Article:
Federal agencies pledge another $110 million in drought aid

SACRAMENTO, Calif. — Federal agencies pledged another $110 million in aid Friday to help states struggling with the crippling drought after President Barack Obama talked to leaders from seven western states.

The president met by phone and video link for about an hour with the governors of Arizona, California, Colorado, Montana, Oregon, and Wyoming and with the lieutenant governor of Utah, according to the White House.

The funding announced Friday includes:

    • $18 million for a jobs program to help as many as 1,000 Californians who are unemployed because of the drought get temporary jobs doing drought-related work or as part of programs to help make communities more drought-resistant. The administration cited a recent University of California study estimating 18,000 lost jobs in California.

“It also provides a much needed infusion of economic support right back into these communities that need it,” said Assistant Secretary of Labor for Employment and Training Portia Wu on a conference call with reporters.

  • $30 million to extend a program so farmers who suffer one or two years of exceptionally low production because of the drought do not lose crop insurance.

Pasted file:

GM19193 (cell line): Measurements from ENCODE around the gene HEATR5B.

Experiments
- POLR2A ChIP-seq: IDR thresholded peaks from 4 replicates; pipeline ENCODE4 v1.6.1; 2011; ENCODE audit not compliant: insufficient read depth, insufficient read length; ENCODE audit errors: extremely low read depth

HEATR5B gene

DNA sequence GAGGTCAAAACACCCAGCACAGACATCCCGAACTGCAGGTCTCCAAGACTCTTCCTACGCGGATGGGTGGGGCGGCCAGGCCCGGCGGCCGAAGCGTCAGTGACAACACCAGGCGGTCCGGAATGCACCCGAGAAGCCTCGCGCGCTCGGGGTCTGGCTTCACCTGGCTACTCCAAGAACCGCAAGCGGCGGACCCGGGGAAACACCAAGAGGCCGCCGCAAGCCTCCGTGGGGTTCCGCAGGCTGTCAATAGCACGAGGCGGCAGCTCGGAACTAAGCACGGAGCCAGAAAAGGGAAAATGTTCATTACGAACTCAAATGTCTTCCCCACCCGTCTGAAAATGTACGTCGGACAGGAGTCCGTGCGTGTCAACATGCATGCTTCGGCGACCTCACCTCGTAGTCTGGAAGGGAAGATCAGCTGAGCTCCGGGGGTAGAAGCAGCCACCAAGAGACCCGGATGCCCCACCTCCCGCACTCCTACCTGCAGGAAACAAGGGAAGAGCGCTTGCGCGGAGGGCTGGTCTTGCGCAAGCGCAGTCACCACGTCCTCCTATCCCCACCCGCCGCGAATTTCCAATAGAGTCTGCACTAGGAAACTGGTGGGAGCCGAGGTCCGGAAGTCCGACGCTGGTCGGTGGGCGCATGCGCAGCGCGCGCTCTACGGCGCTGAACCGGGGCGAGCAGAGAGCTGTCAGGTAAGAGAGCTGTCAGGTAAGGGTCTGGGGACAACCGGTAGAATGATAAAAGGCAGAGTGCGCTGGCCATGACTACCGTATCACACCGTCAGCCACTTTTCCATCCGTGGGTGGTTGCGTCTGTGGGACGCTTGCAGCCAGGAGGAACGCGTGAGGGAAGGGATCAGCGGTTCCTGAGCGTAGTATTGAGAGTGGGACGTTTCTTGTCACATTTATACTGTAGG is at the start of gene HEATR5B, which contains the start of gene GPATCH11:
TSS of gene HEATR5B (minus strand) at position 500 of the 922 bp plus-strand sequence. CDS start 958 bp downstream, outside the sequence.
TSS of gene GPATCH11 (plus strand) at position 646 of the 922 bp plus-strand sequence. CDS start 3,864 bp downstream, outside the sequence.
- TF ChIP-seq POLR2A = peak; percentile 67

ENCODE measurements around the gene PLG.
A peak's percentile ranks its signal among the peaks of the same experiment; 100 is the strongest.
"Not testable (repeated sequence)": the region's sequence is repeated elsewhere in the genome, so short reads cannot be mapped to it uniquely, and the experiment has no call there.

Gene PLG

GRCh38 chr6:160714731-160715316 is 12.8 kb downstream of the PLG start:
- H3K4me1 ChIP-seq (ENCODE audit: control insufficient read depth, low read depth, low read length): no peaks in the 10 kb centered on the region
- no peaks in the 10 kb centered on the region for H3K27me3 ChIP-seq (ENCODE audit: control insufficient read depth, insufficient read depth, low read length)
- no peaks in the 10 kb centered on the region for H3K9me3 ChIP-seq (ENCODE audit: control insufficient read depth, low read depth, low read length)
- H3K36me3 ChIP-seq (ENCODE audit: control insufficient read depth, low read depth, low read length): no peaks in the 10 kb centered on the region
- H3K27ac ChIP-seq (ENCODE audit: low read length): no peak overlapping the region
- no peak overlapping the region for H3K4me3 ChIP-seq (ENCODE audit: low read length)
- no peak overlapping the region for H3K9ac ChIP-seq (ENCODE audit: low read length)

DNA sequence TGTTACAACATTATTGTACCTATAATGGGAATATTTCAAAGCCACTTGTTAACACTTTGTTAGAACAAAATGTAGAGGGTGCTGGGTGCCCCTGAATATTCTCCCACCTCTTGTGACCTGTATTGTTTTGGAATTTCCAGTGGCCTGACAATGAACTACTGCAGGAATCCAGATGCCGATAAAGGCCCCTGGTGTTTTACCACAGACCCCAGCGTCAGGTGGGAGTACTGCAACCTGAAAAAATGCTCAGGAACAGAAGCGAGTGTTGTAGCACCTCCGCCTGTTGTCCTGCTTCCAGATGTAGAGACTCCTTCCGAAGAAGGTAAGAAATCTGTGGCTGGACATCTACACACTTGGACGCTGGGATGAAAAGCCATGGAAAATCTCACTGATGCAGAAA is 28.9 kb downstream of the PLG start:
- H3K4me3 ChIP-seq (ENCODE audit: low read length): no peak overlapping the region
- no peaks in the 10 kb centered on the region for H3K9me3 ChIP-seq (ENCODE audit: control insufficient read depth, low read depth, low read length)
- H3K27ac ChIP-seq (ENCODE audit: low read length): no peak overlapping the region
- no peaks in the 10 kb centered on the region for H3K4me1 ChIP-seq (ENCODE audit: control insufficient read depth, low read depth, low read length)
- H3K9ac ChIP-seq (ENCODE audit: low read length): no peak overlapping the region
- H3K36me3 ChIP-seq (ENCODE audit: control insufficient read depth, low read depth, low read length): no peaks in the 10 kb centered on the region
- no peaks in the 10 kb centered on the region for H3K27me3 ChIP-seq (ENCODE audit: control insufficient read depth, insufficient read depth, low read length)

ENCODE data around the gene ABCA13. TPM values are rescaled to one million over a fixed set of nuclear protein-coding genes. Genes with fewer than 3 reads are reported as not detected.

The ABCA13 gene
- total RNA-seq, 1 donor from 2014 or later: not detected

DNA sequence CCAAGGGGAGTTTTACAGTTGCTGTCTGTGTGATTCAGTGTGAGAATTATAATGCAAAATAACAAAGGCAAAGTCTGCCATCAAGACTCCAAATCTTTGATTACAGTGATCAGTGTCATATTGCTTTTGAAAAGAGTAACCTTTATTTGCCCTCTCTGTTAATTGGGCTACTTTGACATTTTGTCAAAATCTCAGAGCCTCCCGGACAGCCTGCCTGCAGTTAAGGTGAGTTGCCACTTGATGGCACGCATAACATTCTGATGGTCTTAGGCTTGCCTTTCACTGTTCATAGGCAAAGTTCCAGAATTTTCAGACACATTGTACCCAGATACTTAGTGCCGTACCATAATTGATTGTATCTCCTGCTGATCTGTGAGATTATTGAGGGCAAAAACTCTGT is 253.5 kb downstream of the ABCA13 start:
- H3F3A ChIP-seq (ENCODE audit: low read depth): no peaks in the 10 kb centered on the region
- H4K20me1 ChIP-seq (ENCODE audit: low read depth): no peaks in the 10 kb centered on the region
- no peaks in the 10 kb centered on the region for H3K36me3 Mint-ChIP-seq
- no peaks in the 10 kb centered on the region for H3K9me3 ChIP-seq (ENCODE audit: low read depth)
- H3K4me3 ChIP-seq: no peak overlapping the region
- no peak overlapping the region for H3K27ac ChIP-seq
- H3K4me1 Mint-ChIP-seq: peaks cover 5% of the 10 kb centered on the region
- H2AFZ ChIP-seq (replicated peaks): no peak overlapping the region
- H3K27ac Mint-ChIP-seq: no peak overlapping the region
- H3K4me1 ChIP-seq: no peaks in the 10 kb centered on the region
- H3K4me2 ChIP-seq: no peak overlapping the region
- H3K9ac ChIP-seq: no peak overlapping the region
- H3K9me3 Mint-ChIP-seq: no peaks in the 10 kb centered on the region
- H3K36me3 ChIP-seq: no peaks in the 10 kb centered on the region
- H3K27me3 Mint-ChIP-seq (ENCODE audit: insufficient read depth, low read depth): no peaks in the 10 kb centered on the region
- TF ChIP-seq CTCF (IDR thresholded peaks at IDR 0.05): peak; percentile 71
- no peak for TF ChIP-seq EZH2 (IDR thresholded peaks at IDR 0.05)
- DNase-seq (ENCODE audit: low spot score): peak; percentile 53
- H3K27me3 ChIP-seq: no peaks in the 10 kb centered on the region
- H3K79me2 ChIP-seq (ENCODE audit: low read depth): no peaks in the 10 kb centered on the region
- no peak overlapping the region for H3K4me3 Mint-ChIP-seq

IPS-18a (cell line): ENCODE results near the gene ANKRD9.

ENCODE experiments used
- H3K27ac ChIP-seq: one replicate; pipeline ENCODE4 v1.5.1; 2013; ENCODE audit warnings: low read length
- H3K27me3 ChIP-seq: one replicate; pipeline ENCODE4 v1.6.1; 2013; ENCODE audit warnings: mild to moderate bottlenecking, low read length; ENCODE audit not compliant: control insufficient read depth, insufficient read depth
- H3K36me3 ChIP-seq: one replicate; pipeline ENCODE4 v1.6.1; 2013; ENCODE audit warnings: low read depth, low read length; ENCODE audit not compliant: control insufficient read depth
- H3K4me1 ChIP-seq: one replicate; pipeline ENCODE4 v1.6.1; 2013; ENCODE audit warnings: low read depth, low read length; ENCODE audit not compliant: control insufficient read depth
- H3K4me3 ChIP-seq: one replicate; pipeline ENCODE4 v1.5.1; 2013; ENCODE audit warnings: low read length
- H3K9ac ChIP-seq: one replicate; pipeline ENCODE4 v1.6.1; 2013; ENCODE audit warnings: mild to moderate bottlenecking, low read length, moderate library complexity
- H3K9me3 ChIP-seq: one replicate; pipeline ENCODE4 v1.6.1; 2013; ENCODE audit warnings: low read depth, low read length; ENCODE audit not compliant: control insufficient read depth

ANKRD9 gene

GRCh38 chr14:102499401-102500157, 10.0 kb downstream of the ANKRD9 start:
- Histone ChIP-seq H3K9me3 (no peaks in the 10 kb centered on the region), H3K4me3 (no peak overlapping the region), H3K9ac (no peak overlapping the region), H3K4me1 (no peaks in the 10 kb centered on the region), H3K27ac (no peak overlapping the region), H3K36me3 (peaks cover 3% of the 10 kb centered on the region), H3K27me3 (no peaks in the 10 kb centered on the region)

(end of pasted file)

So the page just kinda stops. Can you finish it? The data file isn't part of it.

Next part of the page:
• $10 million to reduce the threat of wildfires by cleaning up landscapes so they are less prone to fires.
  • $6.5 million in grants for water management improvement projects.
  • $7 million to address the drought-related needs of water utilities and households.

Agriculture Secretary Tom Vilsack, Environmental Protection Administrator Gina McCarthy, Federal Emergency Management Agency Administrator Craig Fugate, Deputy Interior Secretary Mike Connor and Wu were among those on the call.

Representatives of those agencies said the $110 million in new spending comes on top of $190 million already pledged in short-term help for the states and in addition to other programs aimed at making long-term changes.

California Gov. Jerry Brown, a Democrat, said his state has already seen more than half a million acres gone fallow and thousands of job losses.

“This aid will provide new opportunities for farmworkers and rural communities most impacted by the drought and make the state more water-efficient and drought resilient,” he said in a statement.

Officials also used the call to promote legislation by congressional Republicans to speed up timber harvests and the removal of underbrush that the U.S. Forest Service deemed necessary, which the Obama administration supports.

The administration has warned of potentially catastrophic wildfires this summer in the Southwest and Northwest, and is forecasting costs of more than $200 million above the budget for federal firefighting.

Forest Service officials say the budgeting system requires them to shift money from fire-prevention efforts to firefighting, exacerbating fire problems.